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Elementary duel tests knowledge for charity

By Taylor Kaspar
posted April 20, 2011

Huddled in helpless surrender at the asking of elementary-level questions, 14 teams and numerous fifth grade students participated in the annual Is Oshkosh Smarter than a Fifth Grader? event. A number of West students participated in the April 9 games with proceeds benefiting the Oshkosh United Way sector.

“I got involved in this event through Rotary,” said senior Vish Tuchscherer. “The game was like the TV show with a twist. We got to use four lifelines including an ‘ask the audience’ option.”

Upon signing on to the event, Tuchscherer feared a high-pressure environment with a potential for humiliation.

“Coming into this event I actually thought it was going to be exactly like the show,” he said. “But instead of having to stand alone for separate categories, the team format made the event a lot less stressful.”

Senior Jake Linnabary shared similar minor fears leading up to the day, but anticipated it nonetheless.

“We were signed up through O’Neil [National Honor Society] so I was eager to participate,” he said. “But I was also a little nervous.”

The team-based organization helped distinguish various teams from the community, making the synergy of different groups distinguishable.

“There were 14 teams and each team consisted of four players,” said Linnabary. “Also, each team had their organization as their team name, so it was neat to see how many different people were involved.”

The swift organization of the day helped the event run flawlessly.

“It was extremely organized and the host did a great job,” said Linnabary.

Surprised to see the level of community involvement, junior Caytlen Mingus joined through her own involvement in Rotary.

“I was just filling in for a friend, but thought it was only going to be kids from different schools participating,” she said. “Instead it was people from the community.”

The wide variety of questions made for a diverse mixture, according to Linnabary.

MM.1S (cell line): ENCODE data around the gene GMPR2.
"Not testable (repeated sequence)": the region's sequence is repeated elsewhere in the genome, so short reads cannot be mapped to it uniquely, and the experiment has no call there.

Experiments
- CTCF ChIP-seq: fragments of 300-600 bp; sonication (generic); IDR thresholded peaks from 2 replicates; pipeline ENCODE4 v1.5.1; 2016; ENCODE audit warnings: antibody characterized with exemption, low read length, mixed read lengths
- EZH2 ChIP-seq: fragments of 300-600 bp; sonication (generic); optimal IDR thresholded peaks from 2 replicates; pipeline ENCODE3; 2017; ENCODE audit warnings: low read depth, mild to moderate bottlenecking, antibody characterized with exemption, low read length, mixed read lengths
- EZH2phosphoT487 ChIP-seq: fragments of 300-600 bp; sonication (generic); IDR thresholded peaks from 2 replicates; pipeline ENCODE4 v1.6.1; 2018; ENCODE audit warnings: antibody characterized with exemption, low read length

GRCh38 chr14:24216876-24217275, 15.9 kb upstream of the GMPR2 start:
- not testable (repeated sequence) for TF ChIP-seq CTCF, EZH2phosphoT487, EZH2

“Ranging from what seemed like preschool knowledge, there were several hard questions to which I had no idea to,” he said. “The questions mainly consisted of conceptual math, history, and geography questions.”

Stumped by numerous questions, participants found difficulty in the local history-based trivia.

“The topic that surprised me the most was questions on the history of Oshkosh,” said Tuchscherer. “I haven’t had to remember that stuff for a while and to be asked what pictures of statues around Oshkosh meant or other important landmarks of Oshkosh meant was definitely hard.”

The final round of the event was a definite test of cranial capacities, according to Tuchscherer.

“In the final round, each group of four got one question, and didn’t get to use their lifelines,” he said. “It was a lot more difficult because of the rigor of the questions.”

According to Mingus, simply being a part of the event was enjoyable, considering the cause.

“Just being there was fun,” she said. “I thought it was a good cause, and I was glad to do it. The specific program is helping children with education. They get the books so that the parents can help them read.”

Tuchscherer agreed, noting that it was considerably rewarding to help out an event that assists others in the community.

“I think that the United Way is definitely a worthy cause,” he said. “This organization puts on events in order to benefit the community. By contributing, we are able to help many in a lot of ways. I would definitely consider doing the event again.”


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